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“I don’t think they’ve come to any sort of breakthrough on the Haqqani issue,” says Arif Rafiq, a Washington-based consultant on South Asia and editor of Pakistan Policy. “I think Hina Rabbani Khar was tasked to emphasize the shared interest in Afghanistan. The Haqqani network is the major difference – she avoided it to present this narrative of being on the same page,” he adds, noting that throughout the course of the press briefing, Khar did not mention the Haqqani network by name even once.
Earlier in the week, Pakistan Army chief Gen. Ashfaq Kayani told a parliamentary standing committee he was not convinced that fighting the Haqqani network would solve Pakistan’s problems.
The Pakistani military fears attacking the Haqqani network could destabilize Pakistan while undermining Pakistan's position in the Afghanistan peace talks. General Kayani may also wish to avoid appearing ‘weak’ to its domestic audience by offering too many concessions that are seen to violate Pakistan’s sovereignty.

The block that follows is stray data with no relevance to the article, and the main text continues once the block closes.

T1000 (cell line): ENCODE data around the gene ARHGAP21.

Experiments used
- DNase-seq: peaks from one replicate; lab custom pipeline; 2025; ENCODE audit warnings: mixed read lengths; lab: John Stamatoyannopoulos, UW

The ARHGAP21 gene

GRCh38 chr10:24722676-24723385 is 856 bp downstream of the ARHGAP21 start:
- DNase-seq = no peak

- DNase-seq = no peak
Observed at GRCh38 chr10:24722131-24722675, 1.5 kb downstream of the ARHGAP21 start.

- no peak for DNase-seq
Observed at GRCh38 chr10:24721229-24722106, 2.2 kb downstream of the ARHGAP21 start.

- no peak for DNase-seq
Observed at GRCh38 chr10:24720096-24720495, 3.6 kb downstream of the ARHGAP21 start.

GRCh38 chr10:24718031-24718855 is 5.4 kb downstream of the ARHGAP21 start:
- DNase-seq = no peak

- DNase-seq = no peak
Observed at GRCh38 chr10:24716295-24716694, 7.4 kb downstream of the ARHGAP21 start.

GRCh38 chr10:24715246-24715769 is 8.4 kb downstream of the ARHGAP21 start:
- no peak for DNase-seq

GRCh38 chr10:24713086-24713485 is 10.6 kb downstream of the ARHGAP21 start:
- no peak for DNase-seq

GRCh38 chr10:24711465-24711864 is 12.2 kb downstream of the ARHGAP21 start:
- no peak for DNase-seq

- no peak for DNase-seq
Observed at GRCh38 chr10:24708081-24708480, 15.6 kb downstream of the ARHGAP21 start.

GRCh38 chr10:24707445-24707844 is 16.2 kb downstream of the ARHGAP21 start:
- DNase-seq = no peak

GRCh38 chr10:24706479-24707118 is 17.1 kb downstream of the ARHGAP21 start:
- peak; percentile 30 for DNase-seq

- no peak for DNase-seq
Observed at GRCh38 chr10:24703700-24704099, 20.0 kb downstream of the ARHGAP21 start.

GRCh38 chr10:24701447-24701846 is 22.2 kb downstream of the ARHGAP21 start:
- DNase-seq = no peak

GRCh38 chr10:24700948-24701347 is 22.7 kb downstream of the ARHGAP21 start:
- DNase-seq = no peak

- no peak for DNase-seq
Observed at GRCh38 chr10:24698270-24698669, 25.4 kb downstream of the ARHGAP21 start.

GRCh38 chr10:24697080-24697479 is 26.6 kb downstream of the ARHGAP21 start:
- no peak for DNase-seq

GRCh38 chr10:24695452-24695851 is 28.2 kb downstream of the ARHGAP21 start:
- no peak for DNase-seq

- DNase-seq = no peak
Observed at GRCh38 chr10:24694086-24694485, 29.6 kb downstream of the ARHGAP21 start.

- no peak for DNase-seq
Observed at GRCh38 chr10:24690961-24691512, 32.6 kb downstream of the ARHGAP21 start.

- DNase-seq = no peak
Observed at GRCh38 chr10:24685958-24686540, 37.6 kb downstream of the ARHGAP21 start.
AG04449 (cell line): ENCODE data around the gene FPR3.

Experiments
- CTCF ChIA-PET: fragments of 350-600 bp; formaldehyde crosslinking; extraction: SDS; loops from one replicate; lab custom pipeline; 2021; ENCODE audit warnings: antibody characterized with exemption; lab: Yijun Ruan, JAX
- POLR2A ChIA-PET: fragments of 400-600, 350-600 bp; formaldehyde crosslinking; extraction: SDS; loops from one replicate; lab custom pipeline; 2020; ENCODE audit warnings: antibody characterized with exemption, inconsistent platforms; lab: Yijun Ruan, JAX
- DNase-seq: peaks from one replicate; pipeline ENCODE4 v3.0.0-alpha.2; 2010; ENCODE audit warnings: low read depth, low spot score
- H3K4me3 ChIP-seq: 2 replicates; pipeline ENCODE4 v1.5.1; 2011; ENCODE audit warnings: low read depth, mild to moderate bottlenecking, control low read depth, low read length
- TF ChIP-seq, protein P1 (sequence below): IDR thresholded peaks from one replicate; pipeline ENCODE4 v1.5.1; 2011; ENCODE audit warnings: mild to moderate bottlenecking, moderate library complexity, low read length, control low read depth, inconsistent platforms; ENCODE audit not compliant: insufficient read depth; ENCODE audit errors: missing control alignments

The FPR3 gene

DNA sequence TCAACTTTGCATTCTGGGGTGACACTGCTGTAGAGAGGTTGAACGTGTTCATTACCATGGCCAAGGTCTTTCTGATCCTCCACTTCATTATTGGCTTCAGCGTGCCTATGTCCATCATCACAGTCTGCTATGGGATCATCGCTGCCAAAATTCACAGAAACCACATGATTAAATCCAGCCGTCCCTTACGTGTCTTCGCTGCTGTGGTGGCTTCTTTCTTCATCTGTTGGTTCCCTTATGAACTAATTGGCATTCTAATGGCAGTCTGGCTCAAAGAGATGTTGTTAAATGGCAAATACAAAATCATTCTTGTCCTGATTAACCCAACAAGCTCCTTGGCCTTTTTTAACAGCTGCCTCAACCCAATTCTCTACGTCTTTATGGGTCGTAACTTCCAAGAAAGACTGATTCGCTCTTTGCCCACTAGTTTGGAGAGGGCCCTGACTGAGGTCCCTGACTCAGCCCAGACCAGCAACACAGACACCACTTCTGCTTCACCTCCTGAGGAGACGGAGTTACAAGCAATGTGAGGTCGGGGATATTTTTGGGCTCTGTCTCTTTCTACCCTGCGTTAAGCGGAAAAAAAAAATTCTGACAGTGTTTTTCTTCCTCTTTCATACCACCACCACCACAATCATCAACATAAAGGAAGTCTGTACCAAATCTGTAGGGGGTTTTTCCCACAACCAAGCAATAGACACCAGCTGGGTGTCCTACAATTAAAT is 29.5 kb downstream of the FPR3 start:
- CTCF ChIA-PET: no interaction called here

While Clinton briefly addressed economic assistance to Pakistan, the briefing was more focused on security issues than in Clinton’s previous trips to Pakistan as secretary of State, says Mr. Rafiq, the analyst.
“This actually demonstrates the nature of US-Pak relations has changed. Previously there was ambitious agenda to enlarge the US footprint inside Pakistan. Now military and economic aid is dwindling and the key areas remain security issues,” he says, referring to a recent decision to suspend $800m of military aid and delays in sending civilian aid.
For her part, Khar denied that Pakistan’s intelligence agencies support Afghan insurgents, stating: “It is Pakistan’s interest to have stability in Afghanistan. No country has more to gain than Pakistan and no country has more to lose.”